Writers: Marc Sumerak and Daniel Wallace Illustrator: Jonah Lobe Designer: Salim Busuru
Review by Steve J. Ray
Insight Editions have delivered yet another comics-related masterpiece with Marvel: Anatomy. As a fan of everything to do with comics, I’ve been praying for this book.
Back in 2018 Insight released DC: Anatomy of a Metahuman and blew my mind, so getting a Marvel version has calmed my OCD collector brain and sated my nerd appetite.
In a universe populated by heroes, villains, gods, monsters, mutants, and Inhumans, this book wasn’t just something fans wanted, it’s something we needed. We’ve been waiting for four years, but it’s been so worth it.
The brilliant part of this volume, and its predecessor, has been the way in which they’ve been presented. Rather than a cold dissection of the characters whose powers are examined in these pages, we instead get a narrative by T’Challa and Shuri of Wakanda. The DC book used Batman’s files and decades of crime-fighting and world-saving experience as the catalyst for the analysis found within, whileMarvel: Anatomy has the Black Panther and his sister using the Skrull Invasion as the basis of this volume.
In a world where shape-changing alien invaders have replaced friends and colleagues, an understanding of the heroes and villains of the world can help identify infiltrators, and those best prepared to hold the invading forces at bay. Of course, it also highlights those most and least likely to be replaced by the Skrull invasion force. Brilliant!
Fans can learn about the powers of the Fantastic Four, Spider-Man (Peter Parker AND Miles Morales!), The Hulk, The Thing, Iron Man, Wolverine, and many, many more, from these gorgeous pages.
Marc Sumerack and Daniel Wallace have written a book that’s interesting and fun to read. The way they break down each character’s powers and explain how they work is masterfully handled. The great part is that it doesn’t all devolve into techno-babble or pseudo-science, as both T’Challa and Shuri sometimes clearly state that their conclusions are frequently hypotheses and guesswork. I love this!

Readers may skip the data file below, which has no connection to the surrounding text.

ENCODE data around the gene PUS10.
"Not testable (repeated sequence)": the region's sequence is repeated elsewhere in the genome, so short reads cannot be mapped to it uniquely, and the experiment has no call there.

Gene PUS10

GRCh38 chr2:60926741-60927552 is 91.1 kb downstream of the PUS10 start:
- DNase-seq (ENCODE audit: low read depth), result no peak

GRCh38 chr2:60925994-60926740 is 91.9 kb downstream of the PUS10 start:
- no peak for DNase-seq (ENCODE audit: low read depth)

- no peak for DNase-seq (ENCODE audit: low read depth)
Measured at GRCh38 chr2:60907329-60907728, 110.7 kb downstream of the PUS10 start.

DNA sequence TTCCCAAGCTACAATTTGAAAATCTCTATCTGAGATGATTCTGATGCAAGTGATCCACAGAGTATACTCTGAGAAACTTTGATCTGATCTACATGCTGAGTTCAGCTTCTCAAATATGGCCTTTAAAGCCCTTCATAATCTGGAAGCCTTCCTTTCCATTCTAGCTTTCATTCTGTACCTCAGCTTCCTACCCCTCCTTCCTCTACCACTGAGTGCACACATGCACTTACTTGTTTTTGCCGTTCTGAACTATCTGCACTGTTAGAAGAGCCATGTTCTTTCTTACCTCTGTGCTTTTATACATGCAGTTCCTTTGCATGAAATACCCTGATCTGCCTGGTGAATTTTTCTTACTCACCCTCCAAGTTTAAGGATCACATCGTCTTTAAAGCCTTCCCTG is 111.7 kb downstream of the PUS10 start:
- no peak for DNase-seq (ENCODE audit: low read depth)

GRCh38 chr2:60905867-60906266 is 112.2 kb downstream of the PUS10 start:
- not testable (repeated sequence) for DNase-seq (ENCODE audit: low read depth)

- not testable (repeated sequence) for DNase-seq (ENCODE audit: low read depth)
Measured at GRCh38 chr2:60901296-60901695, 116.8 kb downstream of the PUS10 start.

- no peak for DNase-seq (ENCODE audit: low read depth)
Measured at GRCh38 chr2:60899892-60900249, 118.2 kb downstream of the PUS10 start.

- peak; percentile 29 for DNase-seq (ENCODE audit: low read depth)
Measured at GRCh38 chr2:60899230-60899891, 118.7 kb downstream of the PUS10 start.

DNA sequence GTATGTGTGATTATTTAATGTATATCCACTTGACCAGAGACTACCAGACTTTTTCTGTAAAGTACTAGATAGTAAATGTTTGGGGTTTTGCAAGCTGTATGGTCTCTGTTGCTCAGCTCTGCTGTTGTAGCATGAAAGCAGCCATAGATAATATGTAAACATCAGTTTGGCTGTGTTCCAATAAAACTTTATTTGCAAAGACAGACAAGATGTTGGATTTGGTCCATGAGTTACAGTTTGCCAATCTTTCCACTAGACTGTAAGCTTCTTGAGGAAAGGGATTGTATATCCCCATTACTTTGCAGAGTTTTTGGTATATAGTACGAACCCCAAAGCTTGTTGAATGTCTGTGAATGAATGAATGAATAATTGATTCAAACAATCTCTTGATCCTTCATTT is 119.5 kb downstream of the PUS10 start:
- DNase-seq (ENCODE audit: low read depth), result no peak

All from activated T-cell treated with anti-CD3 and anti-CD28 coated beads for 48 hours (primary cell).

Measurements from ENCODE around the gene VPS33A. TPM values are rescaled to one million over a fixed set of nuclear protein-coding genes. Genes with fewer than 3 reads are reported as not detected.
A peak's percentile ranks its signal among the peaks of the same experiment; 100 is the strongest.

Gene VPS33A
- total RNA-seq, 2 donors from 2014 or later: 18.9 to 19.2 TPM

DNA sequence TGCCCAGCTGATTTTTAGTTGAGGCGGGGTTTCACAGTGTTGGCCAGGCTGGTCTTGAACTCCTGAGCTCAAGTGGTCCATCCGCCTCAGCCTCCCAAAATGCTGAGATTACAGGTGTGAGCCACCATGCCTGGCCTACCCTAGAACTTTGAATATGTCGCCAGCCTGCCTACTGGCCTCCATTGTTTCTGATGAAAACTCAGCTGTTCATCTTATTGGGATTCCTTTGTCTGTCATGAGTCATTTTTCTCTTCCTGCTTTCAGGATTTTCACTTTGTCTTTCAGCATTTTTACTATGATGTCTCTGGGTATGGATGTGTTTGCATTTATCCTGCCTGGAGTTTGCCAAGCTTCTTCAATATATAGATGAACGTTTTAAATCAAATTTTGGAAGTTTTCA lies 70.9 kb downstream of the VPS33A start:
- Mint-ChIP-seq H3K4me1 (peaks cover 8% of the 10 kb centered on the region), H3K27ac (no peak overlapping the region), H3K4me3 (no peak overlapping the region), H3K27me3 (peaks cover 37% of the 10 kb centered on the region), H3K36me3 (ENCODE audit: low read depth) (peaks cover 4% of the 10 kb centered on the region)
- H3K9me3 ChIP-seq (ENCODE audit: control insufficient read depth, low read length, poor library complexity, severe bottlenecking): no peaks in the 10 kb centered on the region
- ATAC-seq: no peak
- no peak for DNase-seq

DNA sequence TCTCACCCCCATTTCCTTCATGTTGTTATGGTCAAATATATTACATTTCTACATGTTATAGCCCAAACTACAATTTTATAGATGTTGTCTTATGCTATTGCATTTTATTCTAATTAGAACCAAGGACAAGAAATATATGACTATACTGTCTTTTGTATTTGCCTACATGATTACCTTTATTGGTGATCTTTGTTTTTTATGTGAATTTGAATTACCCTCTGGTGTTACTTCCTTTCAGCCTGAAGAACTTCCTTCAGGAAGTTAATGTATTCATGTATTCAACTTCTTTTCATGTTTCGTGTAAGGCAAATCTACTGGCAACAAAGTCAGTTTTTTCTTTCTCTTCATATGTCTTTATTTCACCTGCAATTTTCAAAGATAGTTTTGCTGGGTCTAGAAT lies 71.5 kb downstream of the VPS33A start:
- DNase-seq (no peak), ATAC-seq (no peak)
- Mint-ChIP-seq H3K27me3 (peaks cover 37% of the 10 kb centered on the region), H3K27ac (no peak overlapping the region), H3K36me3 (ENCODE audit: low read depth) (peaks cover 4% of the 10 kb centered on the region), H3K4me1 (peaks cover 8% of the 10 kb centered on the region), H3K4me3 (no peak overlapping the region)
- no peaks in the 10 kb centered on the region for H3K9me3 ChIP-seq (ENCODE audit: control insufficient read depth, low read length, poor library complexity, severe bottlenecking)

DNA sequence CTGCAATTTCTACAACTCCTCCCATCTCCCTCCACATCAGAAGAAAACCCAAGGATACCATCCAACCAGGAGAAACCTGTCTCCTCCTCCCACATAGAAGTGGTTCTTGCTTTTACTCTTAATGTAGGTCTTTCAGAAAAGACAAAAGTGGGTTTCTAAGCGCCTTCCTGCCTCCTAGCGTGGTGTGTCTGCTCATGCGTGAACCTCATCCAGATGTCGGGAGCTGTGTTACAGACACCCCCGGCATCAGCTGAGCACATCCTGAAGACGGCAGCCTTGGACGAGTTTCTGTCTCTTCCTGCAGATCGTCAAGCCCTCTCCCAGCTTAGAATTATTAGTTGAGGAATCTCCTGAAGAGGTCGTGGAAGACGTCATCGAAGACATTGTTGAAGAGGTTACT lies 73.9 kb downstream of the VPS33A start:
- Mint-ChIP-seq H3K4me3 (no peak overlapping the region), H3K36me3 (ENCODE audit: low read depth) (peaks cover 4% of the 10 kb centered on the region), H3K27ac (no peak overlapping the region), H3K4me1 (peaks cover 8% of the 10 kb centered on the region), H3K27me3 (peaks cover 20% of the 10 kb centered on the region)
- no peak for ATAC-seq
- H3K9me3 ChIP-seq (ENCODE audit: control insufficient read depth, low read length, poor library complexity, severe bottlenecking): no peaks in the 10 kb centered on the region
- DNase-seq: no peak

Sometimes certainty can be marred by incredulity, and what we get can be very hard to grasp, understand, believe, or even care about. Not so with this book. Everything in these pages makes sense, and what isn’t fully explained is covered in a way that’s both believable and intriguing.
The visuals are also fantastic. Shuri and T’Challa’s voices have been made distinct and individual by Salim Busuru’s wonderful design aesthetic and fonts. This book looks beautiful and is both fun and easy to read. Jonah Lobe’s artwork is phenomenal. Lobe’s a fantastic artist who worked on the smash hit video games Fallout 3, Fallout 4, and Skyrim. His attention to detail and knowledge of anatomy is brilliant. Don’t just take my word for it, look at the sample pages attached. This stuff is great!
Marvel: Anatomy is the perfect book for any comics fan. If you also own a copy of the DC version, and like me, are a fan of both universes, then this volume isn’t just recommended, it’s essential. With the holiday season around the corner, I can’t think of many books that I’d suggest as gifts above this one.